• [0026]
    If Code Scan Module 116 detects a programming error, Code Scan Module 116 transmits information relating to the particular programming error to Analysis Control Module 112. The transmitted information can include the error rule the code violates, the specific line number of the code in relation to the entire code to be analyzed, and/or other suitable information. Analysis Control Module 112 transmits code error information to Error Correction Module 130 based on the information received from Code Scan Module 116. Error Correction Module 130 performs tasks based on the information received from Analysis Control Module 112, as described in more detail below, and transmits correction information to Analysis Control Module 112. Analysis Control Module 112 directs Report Generator 120 to generate a change report based on the correction information received from Error Correction Module 130. Analysis Control Module 112 also directs Code Input Module 114 to modify the stored code based on the correction information received from Error Correction Module 130, and to transmit the modified code to Code Scan Module 116 for analysis.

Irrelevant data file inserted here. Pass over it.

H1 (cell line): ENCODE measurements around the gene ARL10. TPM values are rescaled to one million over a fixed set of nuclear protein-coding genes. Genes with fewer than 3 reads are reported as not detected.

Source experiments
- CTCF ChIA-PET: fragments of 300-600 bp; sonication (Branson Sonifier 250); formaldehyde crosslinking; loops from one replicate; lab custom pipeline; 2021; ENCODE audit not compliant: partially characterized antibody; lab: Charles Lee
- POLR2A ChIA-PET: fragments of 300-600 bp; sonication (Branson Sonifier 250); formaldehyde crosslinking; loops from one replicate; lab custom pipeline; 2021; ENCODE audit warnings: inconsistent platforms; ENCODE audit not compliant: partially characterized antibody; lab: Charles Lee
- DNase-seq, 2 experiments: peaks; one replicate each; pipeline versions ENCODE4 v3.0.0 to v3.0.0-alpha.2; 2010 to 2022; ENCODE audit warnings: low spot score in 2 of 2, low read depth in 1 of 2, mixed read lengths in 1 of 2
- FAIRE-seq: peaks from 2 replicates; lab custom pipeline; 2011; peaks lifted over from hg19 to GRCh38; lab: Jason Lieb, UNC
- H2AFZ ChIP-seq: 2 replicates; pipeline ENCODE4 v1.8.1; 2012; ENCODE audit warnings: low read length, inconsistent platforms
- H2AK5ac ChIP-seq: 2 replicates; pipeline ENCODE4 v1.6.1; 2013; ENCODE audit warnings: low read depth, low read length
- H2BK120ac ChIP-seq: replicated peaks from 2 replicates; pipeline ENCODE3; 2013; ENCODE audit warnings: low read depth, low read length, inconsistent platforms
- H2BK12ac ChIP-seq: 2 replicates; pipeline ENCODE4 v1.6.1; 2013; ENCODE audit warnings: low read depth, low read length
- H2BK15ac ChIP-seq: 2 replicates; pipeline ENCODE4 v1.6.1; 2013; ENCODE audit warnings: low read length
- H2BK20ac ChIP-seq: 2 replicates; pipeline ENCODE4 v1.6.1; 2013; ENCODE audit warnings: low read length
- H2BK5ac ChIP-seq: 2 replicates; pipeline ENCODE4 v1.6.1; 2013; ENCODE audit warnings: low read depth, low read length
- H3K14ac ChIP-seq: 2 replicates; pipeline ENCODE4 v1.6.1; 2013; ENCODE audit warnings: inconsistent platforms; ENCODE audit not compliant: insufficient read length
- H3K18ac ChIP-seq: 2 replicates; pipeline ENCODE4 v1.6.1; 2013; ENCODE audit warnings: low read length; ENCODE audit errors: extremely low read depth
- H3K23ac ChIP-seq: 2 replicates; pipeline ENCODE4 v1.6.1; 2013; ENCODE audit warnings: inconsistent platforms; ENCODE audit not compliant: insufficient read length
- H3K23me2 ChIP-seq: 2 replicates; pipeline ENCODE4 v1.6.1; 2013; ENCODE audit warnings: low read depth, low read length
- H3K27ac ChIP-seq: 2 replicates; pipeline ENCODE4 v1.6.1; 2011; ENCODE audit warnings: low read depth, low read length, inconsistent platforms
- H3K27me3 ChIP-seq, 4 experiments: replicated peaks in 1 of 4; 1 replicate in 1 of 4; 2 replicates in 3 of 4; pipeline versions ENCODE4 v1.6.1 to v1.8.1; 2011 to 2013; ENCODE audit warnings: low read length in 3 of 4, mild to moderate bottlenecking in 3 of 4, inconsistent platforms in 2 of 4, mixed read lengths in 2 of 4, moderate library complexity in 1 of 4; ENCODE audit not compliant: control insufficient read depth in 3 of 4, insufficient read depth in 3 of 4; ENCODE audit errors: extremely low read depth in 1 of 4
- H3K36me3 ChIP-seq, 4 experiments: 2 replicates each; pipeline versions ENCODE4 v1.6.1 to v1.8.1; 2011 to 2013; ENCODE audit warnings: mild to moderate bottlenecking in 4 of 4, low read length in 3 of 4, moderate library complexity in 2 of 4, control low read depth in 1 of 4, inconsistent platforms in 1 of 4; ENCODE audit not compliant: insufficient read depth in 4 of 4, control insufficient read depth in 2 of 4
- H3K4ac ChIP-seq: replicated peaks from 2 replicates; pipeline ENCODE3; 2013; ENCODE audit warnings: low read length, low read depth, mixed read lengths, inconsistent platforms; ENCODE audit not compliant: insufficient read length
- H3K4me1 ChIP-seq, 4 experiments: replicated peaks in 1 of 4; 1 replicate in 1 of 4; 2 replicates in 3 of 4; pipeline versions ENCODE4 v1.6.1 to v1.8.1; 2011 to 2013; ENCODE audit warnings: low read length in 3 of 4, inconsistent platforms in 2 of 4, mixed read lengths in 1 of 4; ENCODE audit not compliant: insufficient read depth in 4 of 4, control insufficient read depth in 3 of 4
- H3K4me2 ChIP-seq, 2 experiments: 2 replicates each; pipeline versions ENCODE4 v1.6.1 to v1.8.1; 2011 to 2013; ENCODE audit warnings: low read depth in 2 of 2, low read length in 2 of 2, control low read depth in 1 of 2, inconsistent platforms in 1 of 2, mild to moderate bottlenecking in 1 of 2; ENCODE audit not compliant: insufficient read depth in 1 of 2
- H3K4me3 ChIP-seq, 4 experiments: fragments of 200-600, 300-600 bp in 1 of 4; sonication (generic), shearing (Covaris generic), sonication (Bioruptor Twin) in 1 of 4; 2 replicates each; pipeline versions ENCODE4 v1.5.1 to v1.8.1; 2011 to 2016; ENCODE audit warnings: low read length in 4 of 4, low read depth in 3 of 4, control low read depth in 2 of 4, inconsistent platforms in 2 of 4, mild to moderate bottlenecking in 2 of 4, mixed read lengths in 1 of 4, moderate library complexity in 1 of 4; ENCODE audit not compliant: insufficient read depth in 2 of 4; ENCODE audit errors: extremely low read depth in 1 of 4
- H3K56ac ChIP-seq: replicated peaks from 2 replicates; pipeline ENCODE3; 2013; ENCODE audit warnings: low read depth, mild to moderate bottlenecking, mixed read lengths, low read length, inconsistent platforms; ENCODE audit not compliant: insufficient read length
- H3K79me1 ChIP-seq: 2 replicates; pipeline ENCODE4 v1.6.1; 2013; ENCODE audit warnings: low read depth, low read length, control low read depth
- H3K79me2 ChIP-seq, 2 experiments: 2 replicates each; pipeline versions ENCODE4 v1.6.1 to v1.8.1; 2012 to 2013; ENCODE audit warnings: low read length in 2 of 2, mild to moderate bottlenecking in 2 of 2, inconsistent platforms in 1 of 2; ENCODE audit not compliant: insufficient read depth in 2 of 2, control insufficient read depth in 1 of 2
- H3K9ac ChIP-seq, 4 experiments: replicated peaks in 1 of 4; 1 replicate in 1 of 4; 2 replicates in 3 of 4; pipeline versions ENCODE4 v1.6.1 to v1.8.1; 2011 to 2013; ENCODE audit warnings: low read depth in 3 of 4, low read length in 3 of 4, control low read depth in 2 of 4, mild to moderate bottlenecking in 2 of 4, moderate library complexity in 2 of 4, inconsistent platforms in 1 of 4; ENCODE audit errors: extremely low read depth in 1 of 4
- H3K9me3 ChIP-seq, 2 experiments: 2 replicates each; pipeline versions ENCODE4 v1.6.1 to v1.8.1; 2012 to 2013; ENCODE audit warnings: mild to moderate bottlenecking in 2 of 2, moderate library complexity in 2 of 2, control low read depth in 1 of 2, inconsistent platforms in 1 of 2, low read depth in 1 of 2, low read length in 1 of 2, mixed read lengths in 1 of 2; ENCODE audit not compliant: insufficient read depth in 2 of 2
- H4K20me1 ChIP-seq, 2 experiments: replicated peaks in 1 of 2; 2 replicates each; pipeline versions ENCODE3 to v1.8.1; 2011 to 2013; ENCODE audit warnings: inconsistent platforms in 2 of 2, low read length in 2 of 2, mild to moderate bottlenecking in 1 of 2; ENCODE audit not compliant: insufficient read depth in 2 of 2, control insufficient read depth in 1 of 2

• [0027]
    Analysis Control Module 112 continues to operate as described above, directing Report Generator 120 to append or suitably modify the change report as correction information is received from Error Correction Module 130, until all of the code to be analyzed has been processed. In other embodiments, Analysis Control Module 112 can direct Report Generator 120 to produce a change report after all of the code to be analyzed has been processed.
  • [0028]